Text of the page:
Sexism, like love, works in mysterious ways. As someone who has spent my life teaching in women’s and gender studies programs – and writing about feminism and gay rights – I’ve learned that misogyny never seems to really go away but rather morphs and sidesteps and reappears like, well, herpes. Just when you think you’ve gotten rid of it you realize the little devil has just burrowed into a different part of the body politic. The point of this lurid metaphor is that misogyny, sexism, patriarchy (whatever you want to call it) hurts. It damages. It infects. And this electoral season is, alas, showing us once again that both the virulent forms of woman-hatred and the more diffuse or banal forms of everyday sexism are never far from the surface.

You would think that we all would have learned from our last go round with the misogyny machine that stalked Hillary’s first campaign for president. Two terms of a non-sexist president and 7 more years of feminist activism and reflection should have put the brakes on the men yelling for her to iron their shirts or the Hillary nutcrackers or the endless and predictable commentary on her hair, her clothes, her voice, her everything. You’d have thought the robust campus activism around sexual assault and new attention to the insidious forms of sexism that come from microaggressions and bullying and online harassment would have dampened our seemingly limitless ardor for unbridled misogyny.

But the same right-wing machine that has demonized her in the past never really went away, and they are now joined and emboldened by an epic and surprisingly explicit barrage of hate-filled diatribes from the likes of Donald Trump. Trump’s old-school bloviating disgust for women helps shape a political landscape in which some on the right can breathe a sigh of relief and get back to those good old days where it was just fine (in fact it proved your macho credentials) to call women “disgusting animals.” You know you’re in retro territory when Fox reporter Megyn Kelly becomes a sort of feminist heroine. Or maybe she actually has had her consciousness raised. Megyn? Are you really ready to come over from the dark side? I’ve got some good books for you to read. We’ll start with Simone de Beauvoir and move on from there.

And as I’ve written elsewhere, the left is of course not immune from sexism, although it is heartening indeed to see Sanders himself and his staff explicitly denounce the misogynist trolling of Hillary supporters. But all of us who have stood up for Hillary have been recipients of both right and left wing mansplaining (I received a little lesson from a gentleman just the other day on pay equity. Thanks dude – I didn’t know!), have been called dupes and dummies and worse. And if you complain about this behavior, well then you’re a whining girl playing the gender card.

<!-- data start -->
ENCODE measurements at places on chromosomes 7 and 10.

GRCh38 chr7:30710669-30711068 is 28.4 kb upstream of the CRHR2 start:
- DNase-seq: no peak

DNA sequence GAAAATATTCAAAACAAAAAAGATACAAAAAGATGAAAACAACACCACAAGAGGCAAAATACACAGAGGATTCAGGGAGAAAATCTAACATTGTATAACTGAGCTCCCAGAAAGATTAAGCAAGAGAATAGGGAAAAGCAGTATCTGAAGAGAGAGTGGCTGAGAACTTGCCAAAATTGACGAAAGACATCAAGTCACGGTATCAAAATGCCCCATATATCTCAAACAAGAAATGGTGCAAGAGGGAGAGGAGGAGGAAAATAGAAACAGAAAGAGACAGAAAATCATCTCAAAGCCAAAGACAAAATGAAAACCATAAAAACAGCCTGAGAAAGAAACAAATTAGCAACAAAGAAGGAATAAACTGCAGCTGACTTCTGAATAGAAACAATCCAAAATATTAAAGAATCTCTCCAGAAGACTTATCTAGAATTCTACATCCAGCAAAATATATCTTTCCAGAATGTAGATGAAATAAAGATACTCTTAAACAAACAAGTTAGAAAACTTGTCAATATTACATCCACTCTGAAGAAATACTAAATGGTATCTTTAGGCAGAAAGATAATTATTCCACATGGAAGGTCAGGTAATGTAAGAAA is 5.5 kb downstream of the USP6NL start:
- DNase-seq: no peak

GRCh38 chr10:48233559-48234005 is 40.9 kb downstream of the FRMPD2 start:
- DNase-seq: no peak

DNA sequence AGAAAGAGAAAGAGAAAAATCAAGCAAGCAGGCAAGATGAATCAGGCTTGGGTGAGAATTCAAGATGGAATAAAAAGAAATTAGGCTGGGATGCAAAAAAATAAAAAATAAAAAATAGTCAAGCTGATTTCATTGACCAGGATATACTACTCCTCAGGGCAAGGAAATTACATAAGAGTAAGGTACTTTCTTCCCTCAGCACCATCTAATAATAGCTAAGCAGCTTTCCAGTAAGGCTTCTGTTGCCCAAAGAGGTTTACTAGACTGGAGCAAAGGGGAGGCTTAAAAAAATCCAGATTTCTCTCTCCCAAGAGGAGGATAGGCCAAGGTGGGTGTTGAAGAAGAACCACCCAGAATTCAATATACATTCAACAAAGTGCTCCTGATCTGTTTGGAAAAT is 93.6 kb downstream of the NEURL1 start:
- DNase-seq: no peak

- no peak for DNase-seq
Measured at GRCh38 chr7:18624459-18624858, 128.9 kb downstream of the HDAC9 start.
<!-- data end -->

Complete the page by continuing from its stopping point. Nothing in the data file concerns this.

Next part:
So, for example, one central way sexism rears its head in this election is the claim that a vote for Hillary is a simplistic move of “identity politics” or (as I’ve been helpfully mansplained) of thinking with one’s vagina. So in this logic, it’s “playing the gender card” when one supports a woman but NOT when one supports a man. Why is supporting a woman evidence of narrow identity politics and supporting a man (for lo these 200 plus years) not? So voting for Cruz or Rubio (or Tom, Dick or Harry) is not voting for a man because he is a man? Why is no-one accusing men who support men of voting with their penises? But that’s one way sexism works: supporting women is perniciously framed as special pleading, and imagined as thoughtless, narrow, uterine-based. But supporting a man is never understood as such because “man” is simply human.

We all get that there are, of course, legitimate disagreements and differences. But the demonization of both Hillary and her supporters is simply out of proportion, particularly when real demons are out there to be righteously upset about. Of course not all criticisms of Hillary are veiled forms of misogyny – far from it. Indeed, her opponent has been ethical and principled in laying out his critique based largely on policy differences.

But when critical debate takes the form of whacky hatred, rage, and demonization, other forces may well be in play. It’s not just that we still live in an era of double standards (see Woodward’s comment about Hillary’s tone), or that sexism is still so pervasive and institutionalized that we often don’t recognize it, or that glass ceilings and structural discrimination remain real and present dangers to American democracy. It’s that so many are still rendered so apoplectic by the thought of powerful, wickedly smart women. Ask any woman who is powerful and wickedly smart. It’s hard out there for a feminist.